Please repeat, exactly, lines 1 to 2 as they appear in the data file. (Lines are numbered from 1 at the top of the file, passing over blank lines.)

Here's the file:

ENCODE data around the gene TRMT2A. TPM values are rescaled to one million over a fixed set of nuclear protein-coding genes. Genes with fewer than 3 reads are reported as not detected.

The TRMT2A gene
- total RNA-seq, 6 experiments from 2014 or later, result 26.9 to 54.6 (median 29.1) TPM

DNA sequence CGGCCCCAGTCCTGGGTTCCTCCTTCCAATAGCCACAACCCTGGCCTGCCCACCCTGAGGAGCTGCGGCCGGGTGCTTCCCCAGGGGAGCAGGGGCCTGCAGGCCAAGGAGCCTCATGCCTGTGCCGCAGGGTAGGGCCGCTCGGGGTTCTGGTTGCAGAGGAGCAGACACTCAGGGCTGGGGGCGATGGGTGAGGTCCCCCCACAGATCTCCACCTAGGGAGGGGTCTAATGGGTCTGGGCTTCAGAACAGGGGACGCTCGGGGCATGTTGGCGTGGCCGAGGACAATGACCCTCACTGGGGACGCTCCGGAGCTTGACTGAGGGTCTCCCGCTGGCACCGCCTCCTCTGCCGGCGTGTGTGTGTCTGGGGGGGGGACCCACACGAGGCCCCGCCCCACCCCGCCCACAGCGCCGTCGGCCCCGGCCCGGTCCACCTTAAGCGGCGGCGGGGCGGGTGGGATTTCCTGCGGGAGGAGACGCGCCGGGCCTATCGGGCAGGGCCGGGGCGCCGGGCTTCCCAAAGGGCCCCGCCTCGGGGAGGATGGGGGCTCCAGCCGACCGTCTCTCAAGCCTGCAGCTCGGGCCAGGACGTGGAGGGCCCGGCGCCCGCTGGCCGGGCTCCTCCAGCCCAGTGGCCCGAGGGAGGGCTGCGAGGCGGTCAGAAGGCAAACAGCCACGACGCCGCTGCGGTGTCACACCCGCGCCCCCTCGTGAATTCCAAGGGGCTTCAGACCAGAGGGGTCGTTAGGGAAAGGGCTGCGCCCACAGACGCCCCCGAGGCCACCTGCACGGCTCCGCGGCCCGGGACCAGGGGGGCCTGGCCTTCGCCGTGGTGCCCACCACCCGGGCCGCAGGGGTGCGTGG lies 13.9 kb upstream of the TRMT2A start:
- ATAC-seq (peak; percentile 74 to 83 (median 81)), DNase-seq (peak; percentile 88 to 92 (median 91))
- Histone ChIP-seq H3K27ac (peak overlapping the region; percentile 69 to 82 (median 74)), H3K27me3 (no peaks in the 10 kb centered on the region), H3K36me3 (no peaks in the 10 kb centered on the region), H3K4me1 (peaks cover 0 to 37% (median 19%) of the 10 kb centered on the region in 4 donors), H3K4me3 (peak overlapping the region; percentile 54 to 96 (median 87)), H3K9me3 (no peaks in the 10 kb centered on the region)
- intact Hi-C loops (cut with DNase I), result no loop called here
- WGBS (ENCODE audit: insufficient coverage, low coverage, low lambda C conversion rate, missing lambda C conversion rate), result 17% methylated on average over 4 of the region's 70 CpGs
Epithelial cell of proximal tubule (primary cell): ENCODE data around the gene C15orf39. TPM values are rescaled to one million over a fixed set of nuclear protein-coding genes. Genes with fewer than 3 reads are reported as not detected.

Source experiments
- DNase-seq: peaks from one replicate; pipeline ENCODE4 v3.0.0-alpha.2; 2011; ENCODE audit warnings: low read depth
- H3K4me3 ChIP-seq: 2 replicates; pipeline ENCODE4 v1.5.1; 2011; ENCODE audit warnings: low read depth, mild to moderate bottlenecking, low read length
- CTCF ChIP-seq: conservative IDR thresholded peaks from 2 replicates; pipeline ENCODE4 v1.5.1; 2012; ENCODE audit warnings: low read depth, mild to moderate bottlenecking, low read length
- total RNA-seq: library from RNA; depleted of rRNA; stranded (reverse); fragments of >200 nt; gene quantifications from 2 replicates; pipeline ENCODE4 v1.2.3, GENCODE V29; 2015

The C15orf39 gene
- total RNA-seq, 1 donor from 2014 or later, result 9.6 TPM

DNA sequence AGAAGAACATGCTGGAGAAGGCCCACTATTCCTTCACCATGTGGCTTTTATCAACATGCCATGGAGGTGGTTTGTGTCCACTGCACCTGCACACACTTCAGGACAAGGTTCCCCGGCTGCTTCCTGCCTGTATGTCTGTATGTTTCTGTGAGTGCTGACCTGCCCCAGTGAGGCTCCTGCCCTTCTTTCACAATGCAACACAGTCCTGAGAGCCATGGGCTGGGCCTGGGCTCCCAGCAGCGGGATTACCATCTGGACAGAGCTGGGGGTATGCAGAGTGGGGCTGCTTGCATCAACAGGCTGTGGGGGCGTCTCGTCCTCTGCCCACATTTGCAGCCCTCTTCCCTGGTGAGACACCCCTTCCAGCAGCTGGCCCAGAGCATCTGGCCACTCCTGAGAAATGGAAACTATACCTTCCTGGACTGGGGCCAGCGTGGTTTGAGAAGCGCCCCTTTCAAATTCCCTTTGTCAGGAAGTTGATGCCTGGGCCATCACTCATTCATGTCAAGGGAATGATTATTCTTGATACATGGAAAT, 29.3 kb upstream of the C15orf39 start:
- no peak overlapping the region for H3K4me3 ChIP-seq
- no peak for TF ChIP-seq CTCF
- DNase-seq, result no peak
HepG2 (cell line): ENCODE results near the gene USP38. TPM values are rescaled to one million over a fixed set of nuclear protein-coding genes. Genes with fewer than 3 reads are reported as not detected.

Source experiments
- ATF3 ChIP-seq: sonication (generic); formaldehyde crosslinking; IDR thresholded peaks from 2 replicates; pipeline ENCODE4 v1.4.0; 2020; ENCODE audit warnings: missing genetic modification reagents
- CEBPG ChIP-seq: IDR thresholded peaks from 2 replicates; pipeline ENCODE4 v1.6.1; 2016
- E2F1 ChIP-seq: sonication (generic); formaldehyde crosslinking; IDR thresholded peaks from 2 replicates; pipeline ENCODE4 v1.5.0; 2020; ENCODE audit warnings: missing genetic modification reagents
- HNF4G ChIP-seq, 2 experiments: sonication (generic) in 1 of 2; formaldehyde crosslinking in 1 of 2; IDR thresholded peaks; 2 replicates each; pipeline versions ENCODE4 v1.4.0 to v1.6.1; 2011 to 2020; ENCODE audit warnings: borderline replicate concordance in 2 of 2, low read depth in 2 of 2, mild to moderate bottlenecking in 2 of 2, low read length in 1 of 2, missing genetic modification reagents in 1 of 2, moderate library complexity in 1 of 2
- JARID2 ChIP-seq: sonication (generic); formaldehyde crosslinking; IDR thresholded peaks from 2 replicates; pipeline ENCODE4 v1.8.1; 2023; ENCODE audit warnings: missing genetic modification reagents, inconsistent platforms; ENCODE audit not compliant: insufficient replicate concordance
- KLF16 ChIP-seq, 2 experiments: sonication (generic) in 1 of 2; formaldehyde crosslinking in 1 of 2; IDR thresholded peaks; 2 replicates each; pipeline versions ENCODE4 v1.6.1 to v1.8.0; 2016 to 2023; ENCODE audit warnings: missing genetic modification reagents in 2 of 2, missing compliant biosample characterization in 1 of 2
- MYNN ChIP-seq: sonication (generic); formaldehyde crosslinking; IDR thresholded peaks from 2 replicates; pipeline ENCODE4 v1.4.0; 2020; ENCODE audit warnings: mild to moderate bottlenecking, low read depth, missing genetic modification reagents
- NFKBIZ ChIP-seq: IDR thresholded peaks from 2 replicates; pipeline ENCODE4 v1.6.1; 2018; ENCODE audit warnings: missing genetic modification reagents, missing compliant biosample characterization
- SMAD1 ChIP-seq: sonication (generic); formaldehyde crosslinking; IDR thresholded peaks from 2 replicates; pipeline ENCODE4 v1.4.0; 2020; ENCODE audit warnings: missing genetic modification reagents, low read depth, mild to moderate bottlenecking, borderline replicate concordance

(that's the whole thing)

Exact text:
ENCODE data around the gene TRMT2A. TPM values are rescaled to one million over a fixed set of nuclear protein-coding genes. Genes with fewer than 3 reads are reported as not detected.

The TRMT2A gene